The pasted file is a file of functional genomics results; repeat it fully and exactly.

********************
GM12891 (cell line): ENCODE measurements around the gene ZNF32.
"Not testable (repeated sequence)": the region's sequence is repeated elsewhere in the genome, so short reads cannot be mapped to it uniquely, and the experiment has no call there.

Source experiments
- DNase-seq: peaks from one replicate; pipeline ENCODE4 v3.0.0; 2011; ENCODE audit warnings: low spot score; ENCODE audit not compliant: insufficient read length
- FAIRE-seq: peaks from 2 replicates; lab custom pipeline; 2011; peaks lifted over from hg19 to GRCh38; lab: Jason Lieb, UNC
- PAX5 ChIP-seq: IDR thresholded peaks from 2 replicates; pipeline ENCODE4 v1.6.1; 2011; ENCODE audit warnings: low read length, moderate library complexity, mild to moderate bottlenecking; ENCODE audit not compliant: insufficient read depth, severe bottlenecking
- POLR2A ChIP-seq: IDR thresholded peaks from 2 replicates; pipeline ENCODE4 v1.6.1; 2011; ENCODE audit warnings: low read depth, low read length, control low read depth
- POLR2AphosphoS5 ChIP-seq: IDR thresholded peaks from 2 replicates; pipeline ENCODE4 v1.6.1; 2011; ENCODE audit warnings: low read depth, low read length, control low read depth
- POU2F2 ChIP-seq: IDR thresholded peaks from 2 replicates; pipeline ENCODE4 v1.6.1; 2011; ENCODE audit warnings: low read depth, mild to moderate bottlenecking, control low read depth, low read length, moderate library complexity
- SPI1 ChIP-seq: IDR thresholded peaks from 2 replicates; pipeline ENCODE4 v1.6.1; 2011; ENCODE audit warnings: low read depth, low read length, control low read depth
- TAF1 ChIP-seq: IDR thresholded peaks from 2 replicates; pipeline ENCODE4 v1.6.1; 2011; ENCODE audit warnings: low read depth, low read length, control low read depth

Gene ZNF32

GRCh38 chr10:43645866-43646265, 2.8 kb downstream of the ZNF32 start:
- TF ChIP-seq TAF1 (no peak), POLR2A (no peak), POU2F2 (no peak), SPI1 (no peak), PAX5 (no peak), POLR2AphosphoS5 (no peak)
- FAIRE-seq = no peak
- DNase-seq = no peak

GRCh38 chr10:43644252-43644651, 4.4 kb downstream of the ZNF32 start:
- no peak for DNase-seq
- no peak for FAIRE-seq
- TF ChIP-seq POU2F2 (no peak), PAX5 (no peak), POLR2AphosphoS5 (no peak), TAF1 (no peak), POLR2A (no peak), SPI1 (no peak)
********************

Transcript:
GM12891 (cell line): ENCODE measurements around the gene ZNF32.
"Not testable (repeated sequence)": the region's sequence is repeated elsewhere in the genome, so short reads cannot be mapped to it uniquely, and the experiment has no call there.

Source experiments
- DNase-seq: peaks from one replicate; pipeline ENCODE4 v3.0.0; 2011; ENCODE audit warnings: low spot score; ENCODE audit not compliant: insufficient read length
- FAIRE-seq: peaks from 2 replicates; lab custom pipeline; 2011; peaks lifted over from hg19 to GRCh38; lab: Jason Lieb, UNC
- PAX5 ChIP-seq: IDR thresholded peaks from 2 replicates; pipeline ENCODE4 v1.6.1; 2011; ENCODE audit warnings: low read length, moderate library complexity, mild to moderate bottlenecking; ENCODE audit not compliant: insufficient read depth, severe bottlenecking
- POLR2A ChIP-seq: IDR thresholded peaks from 2 replicates; pipeline ENCODE4 v1.6.1; 2011; ENCODE audit warnings: low read depth, low read length, control low read depth
- POLR2AphosphoS5 ChIP-seq: IDR thresholded peaks from 2 replicates; pipeline ENCODE4 v1.6.1; 2011; ENCODE audit warnings: low read depth, low read length, control low read depth
- POU2F2 ChIP-seq: IDR thresholded peaks from 2 replicates; pipeline ENCODE4 v1.6.1; 2011; ENCODE audit warnings: low read depth, mild to moderate bottlenecking, control low read depth, low read length, moderate library complexity
- SPI1 ChIP-seq: IDR thresholded peaks from 2 replicates; pipeline ENCODE4 v1.6.1; 2011; ENCODE audit warnings: low read depth, low read length, control low read depth
- TAF1 ChIP-seq: IDR thresholded peaks from 2 replicates; pipeline ENCODE4 v1.6.1; 2011; ENCODE audit warnings: low read depth, low read length, control low read depth

Gene ZNF32

GRCh38 chr10:43645866-43646265, 2.8 kb downstream of the ZNF32 start:
- TF ChIP-seq TAF1 (no peak), POLR2A (no peak), POU2F2 (no peak), SPI1 (no peak), PAX5 (no peak), POLR2AphosphoS5 (no peak)
- FAIRE-seq = no peak
- DNase-seq = no peak

GRCh38 chr10:43644252-43644651, 4.4 kb downstream of the ZNF32 start:
- no peak for DNase-seq
- no peak for FAIRE-seq
- TF ChIP-seq POU2F2 (no peak), PAX5 (no peak), POLR2AphosphoS5 (no peak), TAF1 (no peak), POLR2A (no peak), SPI1 (no peak)